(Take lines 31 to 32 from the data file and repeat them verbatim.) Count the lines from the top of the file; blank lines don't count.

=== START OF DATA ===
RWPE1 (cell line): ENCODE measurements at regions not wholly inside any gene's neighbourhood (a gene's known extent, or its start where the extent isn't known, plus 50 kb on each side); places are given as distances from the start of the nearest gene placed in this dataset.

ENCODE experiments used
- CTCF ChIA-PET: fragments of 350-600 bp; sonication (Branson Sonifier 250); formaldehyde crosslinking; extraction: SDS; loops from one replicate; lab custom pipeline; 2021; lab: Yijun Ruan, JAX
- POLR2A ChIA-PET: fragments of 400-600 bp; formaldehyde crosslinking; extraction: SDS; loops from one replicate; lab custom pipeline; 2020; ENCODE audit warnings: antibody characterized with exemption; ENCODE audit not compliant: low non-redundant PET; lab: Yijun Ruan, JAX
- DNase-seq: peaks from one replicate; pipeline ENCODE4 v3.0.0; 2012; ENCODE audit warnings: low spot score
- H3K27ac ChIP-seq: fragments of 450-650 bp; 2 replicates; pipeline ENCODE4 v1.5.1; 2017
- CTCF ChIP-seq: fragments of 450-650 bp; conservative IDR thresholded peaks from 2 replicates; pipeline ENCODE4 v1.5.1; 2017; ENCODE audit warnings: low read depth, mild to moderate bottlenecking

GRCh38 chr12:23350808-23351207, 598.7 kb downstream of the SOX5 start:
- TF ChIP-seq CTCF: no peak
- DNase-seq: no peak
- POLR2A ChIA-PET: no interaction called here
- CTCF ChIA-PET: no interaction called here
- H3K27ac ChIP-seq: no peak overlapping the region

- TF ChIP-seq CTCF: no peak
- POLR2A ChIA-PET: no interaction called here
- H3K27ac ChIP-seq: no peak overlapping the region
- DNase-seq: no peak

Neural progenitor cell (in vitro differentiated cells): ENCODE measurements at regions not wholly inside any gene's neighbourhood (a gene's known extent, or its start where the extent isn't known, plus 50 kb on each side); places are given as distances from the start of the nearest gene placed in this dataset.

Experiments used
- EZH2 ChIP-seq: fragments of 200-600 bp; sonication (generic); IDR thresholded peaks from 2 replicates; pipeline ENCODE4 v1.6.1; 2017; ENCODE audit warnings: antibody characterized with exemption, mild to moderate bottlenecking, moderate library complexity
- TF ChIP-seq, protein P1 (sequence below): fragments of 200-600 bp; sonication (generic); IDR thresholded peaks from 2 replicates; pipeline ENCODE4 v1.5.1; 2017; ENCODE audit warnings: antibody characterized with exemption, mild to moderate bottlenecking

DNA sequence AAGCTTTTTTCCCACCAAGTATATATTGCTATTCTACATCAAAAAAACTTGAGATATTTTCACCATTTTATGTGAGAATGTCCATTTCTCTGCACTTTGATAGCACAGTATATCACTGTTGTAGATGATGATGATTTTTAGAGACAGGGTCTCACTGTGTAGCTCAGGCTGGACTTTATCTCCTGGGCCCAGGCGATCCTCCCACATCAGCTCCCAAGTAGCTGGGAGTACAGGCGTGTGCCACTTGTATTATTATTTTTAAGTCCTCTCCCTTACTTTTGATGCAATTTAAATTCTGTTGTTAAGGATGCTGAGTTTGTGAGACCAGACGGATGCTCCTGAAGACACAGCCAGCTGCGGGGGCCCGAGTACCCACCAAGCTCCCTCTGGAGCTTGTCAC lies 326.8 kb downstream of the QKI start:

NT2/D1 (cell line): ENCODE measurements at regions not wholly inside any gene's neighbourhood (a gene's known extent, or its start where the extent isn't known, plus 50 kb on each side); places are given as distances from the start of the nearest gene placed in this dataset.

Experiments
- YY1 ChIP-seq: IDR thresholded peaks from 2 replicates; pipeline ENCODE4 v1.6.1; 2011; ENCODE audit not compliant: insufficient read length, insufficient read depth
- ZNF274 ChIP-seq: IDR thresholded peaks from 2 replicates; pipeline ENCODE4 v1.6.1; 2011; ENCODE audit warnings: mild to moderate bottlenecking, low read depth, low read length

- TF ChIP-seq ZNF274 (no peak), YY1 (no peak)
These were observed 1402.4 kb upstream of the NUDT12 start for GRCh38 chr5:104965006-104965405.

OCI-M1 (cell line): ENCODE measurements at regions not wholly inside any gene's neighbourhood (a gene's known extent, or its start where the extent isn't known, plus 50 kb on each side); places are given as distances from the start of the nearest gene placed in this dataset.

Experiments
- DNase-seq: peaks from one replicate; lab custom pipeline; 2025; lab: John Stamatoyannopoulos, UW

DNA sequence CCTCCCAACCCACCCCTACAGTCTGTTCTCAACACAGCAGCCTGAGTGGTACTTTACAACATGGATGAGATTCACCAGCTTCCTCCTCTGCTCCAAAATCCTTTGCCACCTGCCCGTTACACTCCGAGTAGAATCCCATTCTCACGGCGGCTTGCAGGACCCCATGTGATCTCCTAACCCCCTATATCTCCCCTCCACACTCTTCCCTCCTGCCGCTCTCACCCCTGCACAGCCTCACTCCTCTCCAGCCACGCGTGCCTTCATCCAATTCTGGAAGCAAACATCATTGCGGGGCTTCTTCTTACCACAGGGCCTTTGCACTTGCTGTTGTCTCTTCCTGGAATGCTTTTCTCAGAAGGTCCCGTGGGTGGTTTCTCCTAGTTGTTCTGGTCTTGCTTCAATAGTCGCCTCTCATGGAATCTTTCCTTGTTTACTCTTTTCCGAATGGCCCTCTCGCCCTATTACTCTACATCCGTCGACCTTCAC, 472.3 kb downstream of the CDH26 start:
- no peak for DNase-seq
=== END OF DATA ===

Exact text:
- DNase-seq: peaks from one replicate; lab custom pipeline; 2025; lab: John Stamatoyannopoulos, UW

DNA sequence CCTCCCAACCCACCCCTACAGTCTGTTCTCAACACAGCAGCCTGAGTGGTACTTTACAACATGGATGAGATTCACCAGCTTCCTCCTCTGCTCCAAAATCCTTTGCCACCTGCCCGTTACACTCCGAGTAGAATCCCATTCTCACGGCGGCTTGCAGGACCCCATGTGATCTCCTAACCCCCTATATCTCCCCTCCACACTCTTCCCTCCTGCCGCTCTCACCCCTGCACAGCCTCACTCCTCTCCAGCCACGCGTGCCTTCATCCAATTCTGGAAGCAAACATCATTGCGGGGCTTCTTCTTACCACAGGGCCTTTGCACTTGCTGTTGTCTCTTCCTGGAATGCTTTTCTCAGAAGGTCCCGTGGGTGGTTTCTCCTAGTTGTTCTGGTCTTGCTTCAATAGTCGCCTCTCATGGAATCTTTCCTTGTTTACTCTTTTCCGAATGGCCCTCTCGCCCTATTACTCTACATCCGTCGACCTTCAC, 472.3 kb downstream of the CDH26 start: